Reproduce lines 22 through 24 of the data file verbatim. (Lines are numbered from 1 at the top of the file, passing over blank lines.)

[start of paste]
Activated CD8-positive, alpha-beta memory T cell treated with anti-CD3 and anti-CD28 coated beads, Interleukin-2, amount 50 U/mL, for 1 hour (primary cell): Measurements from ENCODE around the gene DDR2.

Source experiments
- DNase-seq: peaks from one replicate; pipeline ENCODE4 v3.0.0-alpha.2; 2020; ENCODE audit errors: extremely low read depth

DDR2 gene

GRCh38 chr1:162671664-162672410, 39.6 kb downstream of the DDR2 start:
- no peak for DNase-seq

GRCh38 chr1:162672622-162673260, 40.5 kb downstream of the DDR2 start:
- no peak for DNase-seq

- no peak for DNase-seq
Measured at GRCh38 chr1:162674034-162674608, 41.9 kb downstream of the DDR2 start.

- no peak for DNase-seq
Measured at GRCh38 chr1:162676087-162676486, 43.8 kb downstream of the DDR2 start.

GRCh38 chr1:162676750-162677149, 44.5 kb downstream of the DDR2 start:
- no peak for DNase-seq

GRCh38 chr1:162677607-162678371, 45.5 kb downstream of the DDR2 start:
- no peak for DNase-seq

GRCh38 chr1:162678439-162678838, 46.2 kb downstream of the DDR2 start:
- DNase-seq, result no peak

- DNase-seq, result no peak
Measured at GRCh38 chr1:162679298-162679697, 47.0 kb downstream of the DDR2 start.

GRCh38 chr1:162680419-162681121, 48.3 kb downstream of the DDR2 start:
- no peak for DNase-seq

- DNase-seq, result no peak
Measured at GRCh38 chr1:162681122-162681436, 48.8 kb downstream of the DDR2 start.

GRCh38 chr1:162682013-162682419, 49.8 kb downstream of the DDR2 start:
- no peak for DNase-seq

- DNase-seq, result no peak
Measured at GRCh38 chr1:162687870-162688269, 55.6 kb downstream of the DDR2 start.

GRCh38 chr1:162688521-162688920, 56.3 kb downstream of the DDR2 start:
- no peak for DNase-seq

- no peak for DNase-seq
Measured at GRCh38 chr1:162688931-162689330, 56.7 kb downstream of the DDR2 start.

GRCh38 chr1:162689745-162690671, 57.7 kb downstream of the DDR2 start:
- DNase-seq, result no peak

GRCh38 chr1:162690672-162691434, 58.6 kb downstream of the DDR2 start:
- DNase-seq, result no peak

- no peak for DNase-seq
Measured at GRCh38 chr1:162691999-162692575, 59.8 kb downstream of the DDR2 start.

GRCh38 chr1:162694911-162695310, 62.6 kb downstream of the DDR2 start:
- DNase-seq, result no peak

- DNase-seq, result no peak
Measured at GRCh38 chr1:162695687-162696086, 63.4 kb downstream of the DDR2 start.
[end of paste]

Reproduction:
- no peak for DNase-seq

- DNase-seq, result no peak
Measured at GRCh38 chr1:162681122-162681436, 48.8 kb downstream of the DDR2 start.